Identity Is Comprised Not Only Essay

Excerpt from Essay :

Betrayed by the American compatriots whom he helped, he languished in England in his climactic years, poor and lodged by a prostitute aided by a former student, until he died on a sea voyage back home. His death was mysterious in that shortly before his death he demonstrated signs of both depression and optimism.

Reasons for his depression were unclear. His optimism may have been due to the fact that he had prospects on the horizon.

Why then did he commit suicide, as details seemed to indicate? Or was he killed by his friend who was a double spy? There are numerous details of his life that will forever be unknown since they remain beyond our lens of experience.

Another story that is riddled with mystery is that of Mary Rogers.

In 1841, Mary Cecilia Rogers, a 21-year-old beautiful Connecticut-born girl disappeared from her mother's new York City boarding house. Three day later, her body, badly bruised and mutilated, appeared in the Hudson River. The murderer was never found. Rumor speculated that she was either killed by a lone rapist or raped by a gang of murderers. Gossip continued, and it was later asserted that Mary had died in a botched abortion. It was the innkeeper who provided this alleged report as result of Mary's deathbed confession, but the details of the story remained unclear and the mystery continued to swirl with her death remaining unsolved.

The intrigue and mystery of the story resulted in Edgar Ellen Poe's tragedy of the "The Mystery of Marie Roget." Roger's death further became a cause celbre due to the famous politicians and journalists who visited her cafe (these included Fenimore Cooper, Washington Irving and Edgar Allen Poe) and dwelt on her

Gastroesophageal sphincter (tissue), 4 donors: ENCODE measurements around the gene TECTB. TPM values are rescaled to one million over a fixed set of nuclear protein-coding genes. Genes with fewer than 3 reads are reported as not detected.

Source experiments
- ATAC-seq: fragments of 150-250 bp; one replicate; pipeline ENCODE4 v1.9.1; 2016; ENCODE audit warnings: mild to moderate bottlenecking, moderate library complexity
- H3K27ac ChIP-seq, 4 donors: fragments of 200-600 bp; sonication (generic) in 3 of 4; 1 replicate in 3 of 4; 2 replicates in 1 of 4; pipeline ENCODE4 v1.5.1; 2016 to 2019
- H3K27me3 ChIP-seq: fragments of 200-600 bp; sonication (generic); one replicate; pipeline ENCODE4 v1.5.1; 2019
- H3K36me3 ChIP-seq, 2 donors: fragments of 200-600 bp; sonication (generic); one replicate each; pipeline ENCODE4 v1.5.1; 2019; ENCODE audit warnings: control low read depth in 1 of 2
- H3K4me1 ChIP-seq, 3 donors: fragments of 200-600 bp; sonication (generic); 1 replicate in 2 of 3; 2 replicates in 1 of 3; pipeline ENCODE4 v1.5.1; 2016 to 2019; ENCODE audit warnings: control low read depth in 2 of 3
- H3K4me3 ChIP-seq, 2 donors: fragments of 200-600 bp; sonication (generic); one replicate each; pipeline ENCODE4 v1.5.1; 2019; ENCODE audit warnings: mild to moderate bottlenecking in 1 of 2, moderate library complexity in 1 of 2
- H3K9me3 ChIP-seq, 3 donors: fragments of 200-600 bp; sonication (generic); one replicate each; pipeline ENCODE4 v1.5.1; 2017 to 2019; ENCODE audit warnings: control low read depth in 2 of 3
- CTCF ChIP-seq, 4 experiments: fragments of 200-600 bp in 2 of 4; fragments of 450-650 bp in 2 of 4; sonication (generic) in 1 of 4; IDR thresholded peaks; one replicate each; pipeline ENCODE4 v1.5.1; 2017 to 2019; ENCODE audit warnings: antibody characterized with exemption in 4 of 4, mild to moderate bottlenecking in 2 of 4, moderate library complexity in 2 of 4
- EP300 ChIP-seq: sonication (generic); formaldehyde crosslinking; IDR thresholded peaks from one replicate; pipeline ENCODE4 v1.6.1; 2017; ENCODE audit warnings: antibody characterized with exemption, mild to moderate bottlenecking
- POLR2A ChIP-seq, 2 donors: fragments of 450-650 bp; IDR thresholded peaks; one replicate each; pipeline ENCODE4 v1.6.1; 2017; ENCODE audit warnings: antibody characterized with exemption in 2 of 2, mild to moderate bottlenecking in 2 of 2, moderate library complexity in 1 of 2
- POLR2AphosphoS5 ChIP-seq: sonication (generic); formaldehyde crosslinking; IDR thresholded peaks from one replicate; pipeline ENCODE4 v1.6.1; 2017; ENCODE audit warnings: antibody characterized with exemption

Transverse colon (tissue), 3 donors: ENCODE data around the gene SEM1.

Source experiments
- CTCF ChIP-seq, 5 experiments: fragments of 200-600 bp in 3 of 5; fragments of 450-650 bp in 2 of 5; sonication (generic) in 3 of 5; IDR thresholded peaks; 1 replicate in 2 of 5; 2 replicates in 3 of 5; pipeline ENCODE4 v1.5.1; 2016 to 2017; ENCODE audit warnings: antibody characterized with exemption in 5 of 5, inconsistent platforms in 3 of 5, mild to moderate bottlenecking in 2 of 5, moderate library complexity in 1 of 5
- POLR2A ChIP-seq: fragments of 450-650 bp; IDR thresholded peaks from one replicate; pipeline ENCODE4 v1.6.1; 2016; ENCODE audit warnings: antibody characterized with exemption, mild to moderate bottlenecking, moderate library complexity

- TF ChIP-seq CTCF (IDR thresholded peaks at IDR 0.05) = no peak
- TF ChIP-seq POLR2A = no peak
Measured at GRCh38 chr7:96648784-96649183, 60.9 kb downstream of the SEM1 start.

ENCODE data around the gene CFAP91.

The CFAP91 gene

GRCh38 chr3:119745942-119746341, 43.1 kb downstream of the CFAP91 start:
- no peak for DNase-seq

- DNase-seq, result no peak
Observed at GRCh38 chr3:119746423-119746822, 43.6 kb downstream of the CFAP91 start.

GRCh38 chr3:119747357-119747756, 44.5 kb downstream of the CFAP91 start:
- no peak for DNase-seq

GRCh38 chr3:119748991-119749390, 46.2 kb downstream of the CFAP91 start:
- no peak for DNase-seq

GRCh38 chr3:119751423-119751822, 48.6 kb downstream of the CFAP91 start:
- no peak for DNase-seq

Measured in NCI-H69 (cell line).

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The situation generated a mini hysteria over crime that resulted in the Police Reform Act of 1845 passed by New York in that same city. The act called for closer surveillance and penalization of crime so that committing crime became more of a deterrence in the coming years. In that same year, another state law prohibited abortion although ti was never conclusively clear that Mary's death was a result of botched abortion. In fact, the case became even more mysterious when Mary's clothes were found in the water and when a pair of white gloves were found in the thicket. Mary had been wearing white gloves when her body was retrieved. Then Payne poisoned himself and died on a bench near where Mary's body had been discovered leaving a note that said "To the World here I am on the very spot. May God forgive me for my misspent life." Poe's book, however, claimed that it was a naval officer who killed Mary.

Some historians attributed the furor surrounding the crime to voyeurism of woman's body, whilst others attributed it to the lurid attraction of antebellum America to the sexual seductiveness of urban life, on the one hand, and to the sexual risk of that same life on the other. Either way, these, and all other presumptions about both deaths, are simply assumptions that are ungrounded due to our incapacity of living in the times and experiencing what they did.

We can read about them and we can speculate, but speculations remain ungrounded until we identify the event as the protagonists did. And identification of event is built on familiarity with extraneous surrounding.


Davidson JW & Lytle, MH. The strange death of Silas Deane, 1992

Srebnick, Amy Gilman. The Mysterious Death of Mary…

Sources Used in Documents:


Davidson JW & Lytle, MH. The strange death of Silas Deane, 1992

Srebnick, Amy Gilman. The Mysterious Death of Mary Rogers. Oxford University Press, 1995.

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